The Significance of Snowden and Prism

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I am going to do my best to present only what I know and not what I think or suspect, and I’m going to try not to project my opinion onto what I’m about to write. But it’s really important that you understand that the major news outlets ran with a headline, blasted out a few soundbites, and then the story faded from view.  The situation is far from over, and it affects you. There have been several more releases of material that the mainstream media have ignored. This post will be short, relative to the amount of information available.

Back in June of 2013 the story broke about a government contractor named Eric Snowden leaking a large volume of documents to several media outlets. The subject of the documents touched on surveillance activities conducted by the National Security Agency. More than just suggesting that it might be going on, these documents detailed the exact entities and agencies involved, the type of intelligence collected, and the methods of collection.

There tend to be three schools of opinion surrounding Snowden and his actions. One group calls him a hero, another group calls him a traitor, and he calls himself neither. It has been opined that the NSA isn’t doing anything we didn’t already know about. The original reporting was that it was just telephone metadata (not the calls themselves, but information about the calls—numbers, locations, durations, owners of the numbers, etc). It seems that the “normal” news sources lost interest shortly after that, but much, much more has come out through the nontraditional outlets.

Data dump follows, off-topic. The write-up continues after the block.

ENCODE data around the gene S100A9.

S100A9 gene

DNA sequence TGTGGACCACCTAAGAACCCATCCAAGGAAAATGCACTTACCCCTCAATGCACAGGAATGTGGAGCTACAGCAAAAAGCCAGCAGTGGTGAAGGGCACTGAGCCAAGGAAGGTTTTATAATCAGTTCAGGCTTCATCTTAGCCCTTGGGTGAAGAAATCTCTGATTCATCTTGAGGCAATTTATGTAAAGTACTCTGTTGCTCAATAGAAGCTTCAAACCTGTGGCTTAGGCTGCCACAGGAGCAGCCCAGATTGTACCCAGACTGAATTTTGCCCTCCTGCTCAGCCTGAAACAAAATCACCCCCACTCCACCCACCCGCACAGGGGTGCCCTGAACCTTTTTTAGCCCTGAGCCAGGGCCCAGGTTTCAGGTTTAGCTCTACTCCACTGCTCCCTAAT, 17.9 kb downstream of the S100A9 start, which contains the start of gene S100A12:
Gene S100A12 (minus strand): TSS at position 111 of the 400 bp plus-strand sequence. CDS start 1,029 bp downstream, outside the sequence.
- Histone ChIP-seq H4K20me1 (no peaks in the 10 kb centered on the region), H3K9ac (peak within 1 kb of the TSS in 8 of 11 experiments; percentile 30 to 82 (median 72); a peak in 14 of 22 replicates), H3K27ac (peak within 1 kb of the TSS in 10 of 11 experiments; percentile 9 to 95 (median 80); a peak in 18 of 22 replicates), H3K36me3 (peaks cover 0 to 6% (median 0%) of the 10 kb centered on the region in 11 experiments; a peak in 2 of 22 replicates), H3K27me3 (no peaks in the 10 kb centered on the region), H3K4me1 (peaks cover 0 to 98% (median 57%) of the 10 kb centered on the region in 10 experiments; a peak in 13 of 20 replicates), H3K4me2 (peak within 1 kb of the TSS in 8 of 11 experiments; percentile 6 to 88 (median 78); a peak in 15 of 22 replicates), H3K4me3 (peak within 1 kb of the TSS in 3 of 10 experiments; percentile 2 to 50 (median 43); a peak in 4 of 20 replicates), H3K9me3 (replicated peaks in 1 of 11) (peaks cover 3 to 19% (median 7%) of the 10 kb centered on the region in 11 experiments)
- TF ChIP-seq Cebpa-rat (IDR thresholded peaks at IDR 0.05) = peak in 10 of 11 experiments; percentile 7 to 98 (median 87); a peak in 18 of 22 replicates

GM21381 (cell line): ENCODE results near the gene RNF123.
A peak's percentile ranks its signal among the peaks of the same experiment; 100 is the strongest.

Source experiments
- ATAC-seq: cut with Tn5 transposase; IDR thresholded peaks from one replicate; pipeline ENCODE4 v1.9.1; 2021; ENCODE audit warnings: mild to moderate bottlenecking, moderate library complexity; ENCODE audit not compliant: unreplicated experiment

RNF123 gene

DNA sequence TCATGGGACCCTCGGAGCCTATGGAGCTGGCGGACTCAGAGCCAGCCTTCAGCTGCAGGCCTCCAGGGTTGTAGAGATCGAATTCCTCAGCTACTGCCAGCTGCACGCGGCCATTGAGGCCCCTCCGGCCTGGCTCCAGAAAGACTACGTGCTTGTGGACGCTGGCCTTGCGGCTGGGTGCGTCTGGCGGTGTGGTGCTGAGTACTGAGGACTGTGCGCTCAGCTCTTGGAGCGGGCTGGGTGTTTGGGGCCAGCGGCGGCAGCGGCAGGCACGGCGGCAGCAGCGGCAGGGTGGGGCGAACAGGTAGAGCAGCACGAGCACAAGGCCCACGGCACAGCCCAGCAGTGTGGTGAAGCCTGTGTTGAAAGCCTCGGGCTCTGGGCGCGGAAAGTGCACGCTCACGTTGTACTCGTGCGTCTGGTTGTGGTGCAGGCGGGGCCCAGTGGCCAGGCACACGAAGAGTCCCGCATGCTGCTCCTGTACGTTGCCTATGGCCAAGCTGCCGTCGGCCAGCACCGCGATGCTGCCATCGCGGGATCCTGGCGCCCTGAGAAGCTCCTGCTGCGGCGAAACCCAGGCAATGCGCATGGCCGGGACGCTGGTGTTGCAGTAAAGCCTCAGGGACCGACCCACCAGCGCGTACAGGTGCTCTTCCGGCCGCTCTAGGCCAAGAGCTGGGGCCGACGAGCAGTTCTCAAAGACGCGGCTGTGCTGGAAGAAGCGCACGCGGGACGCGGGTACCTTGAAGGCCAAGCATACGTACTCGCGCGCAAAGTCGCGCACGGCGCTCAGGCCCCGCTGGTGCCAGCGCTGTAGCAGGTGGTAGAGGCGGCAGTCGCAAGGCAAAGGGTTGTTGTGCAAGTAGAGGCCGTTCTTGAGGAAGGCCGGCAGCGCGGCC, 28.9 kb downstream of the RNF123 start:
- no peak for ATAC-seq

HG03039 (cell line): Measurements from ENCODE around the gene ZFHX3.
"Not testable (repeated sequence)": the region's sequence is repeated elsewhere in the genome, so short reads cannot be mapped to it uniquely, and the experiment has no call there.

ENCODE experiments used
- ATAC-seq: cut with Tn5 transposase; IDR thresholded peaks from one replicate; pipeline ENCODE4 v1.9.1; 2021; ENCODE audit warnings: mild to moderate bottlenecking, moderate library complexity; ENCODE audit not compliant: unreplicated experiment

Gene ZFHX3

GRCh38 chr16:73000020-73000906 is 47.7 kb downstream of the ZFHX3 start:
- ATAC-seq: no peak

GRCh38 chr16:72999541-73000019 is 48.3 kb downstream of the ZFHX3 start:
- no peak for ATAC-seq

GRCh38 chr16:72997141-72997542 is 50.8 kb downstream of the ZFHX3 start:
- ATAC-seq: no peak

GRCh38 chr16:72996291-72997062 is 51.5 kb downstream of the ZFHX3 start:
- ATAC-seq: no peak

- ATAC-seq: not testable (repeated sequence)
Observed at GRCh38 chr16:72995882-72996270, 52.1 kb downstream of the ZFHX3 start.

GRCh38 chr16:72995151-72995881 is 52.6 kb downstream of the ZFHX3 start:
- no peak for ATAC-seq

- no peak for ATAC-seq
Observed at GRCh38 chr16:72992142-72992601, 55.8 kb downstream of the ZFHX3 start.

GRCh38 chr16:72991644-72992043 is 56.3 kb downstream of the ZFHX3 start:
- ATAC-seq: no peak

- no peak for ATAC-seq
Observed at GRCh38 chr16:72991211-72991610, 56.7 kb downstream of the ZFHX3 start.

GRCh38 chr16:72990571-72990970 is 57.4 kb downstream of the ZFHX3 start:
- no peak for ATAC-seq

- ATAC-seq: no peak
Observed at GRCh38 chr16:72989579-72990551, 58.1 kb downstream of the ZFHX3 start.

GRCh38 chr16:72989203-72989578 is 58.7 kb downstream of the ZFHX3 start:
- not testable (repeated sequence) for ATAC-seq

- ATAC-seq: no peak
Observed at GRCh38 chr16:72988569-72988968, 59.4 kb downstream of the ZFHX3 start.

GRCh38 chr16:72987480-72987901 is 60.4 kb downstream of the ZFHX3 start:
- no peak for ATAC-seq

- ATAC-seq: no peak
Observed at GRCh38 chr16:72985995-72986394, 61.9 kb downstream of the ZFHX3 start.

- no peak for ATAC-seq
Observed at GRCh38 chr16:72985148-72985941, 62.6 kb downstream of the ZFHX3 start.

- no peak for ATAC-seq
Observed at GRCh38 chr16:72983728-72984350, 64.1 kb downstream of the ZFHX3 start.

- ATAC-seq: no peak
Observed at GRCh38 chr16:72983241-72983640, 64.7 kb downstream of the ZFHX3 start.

Here’s one reality: Although we can say that these agencies weren’t doing anything we didn’t already “know” about, we didn’t actually  “know” it. We suspected it, and it wasn’t difficult to believe that the government could get any information on us that it wanted, whether or not it actually was getting it.

In addition to the telephone metadata, we also found out that there were (at least) three other programs, named Prism, XKeyscore, and Tempora, dedicated to collection of internet traffic. Even if we “knew” “they” had all the information about us that they wanted, surely this was beyond our collective imagination.

The legality and/or Constitutionality of these programs has yet to be definitively decided, but we should expect challenges to all of the programs and to the concept of domestic surveillance overall. There is so much more to know about this than I’ve put here, and I recommend starting with the Wikipedia article on Eric Snowden. Please pay attention to this. National security is the reason we have the National Security Agency, but there is a delicate balancing act between privacy as American citizens and the need to know everything about everyone under the auspices of keeping us secure.

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